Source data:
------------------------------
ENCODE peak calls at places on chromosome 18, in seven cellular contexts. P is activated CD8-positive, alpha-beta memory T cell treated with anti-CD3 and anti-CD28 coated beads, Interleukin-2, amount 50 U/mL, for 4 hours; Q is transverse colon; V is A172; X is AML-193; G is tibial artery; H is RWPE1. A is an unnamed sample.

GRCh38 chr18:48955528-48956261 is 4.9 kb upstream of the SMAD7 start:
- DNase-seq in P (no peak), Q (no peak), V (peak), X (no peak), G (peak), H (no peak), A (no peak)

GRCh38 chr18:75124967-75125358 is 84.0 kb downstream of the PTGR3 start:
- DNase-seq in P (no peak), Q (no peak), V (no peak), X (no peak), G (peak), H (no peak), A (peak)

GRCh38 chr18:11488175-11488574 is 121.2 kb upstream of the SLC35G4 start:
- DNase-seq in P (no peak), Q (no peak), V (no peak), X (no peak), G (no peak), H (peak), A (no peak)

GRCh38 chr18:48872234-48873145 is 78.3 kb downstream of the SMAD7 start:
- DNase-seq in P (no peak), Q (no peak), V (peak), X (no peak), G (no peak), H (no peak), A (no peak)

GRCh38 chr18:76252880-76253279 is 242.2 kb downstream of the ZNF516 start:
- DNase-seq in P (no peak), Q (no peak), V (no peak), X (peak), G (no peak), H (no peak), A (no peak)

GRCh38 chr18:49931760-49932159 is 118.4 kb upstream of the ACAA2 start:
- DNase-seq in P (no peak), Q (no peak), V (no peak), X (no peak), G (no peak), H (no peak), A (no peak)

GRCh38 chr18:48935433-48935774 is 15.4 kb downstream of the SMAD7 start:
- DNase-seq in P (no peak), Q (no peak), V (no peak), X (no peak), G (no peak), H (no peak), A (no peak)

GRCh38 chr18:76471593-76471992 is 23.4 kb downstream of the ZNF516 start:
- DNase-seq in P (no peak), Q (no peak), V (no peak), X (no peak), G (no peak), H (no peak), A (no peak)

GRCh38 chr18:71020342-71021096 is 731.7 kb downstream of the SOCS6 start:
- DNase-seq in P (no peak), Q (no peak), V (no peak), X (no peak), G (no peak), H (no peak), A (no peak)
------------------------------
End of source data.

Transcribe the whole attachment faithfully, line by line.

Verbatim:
ENCODE peak calls at places on chromosome 18, in seven cellular contexts. P is activated CD8-positive, alpha-beta memory T cell treated with anti-CD3 and anti-CD28 coated beads, Interleukin-2, amount 50 U/mL, for 4 hours; Q is transverse colon; V is A172; X is AML-193; G is tibial artery; H is RWPE1. A is an unnamed sample.

GRCh38 chr18:48955528-48956261 is 4.9 kb upstream of the SMAD7 start:
- DNase-seq in P (no peak), Q (no peak), V (peak), X (no peak), G (peak), H (no peak), A (no peak)

GRCh38 chr18:75124967-75125358 is 84.0 kb downstream of the PTGR3 start:
- DNase-seq in P (no peak), Q (no peak), V (no peak), X (no peak), G (peak), H (no peak), A (peak)

GRCh38 chr18:11488175-11488574 is 121.2 kb upstream of the SLC35G4 start:
- DNase-seq in P (no peak), Q (no peak), V (no peak), X (no peak), G (no peak), H (peak), A (no peak)

GRCh38 chr18:48872234-48873145 is 78.3 kb downstream of the SMAD7 start:
- DNase-seq in P (no peak), Q (no peak), V (peak), X (no peak), G (no peak), H (no peak), A (no peak)

GRCh38 chr18:76252880-76253279 is 242.2 kb downstream of the ZNF516 start:
- DNase-seq in P (no peak), Q (no peak), V (no peak), X (peak), G (no peak), H (no peak), A (no peak)

GRCh38 chr18:49931760-49932159 is 118.4 kb upstream of the ACAA2 start:
- DNase-seq in P (no peak), Q (no peak), V (no peak), X (no peak), G (no peak), H (no peak), A (no peak)

GRCh38 chr18:48935433-48935774 is 15.4 kb downstream of the SMAD7 start:
- DNase-seq in P (no peak), Q (no peak), V (no peak), X (no peak), G (no peak), H (no peak), A (no peak)

GRCh38 chr18:76471593-76471992 is 23.4 kb downstream of the ZNF516 start:
- DNase-seq in P (no peak), Q (no peak), V (no peak), X (no peak), G (no peak), H (no peak), A (no peak)

GRCh38 chr18:71020342-71021096 is 731.7 kb downstream of the SOCS6 start:
- DNase-seq in P (no peak), Q (no peak), V (no peak), X (no peak), G (no peak), H (no peak), A (no peak)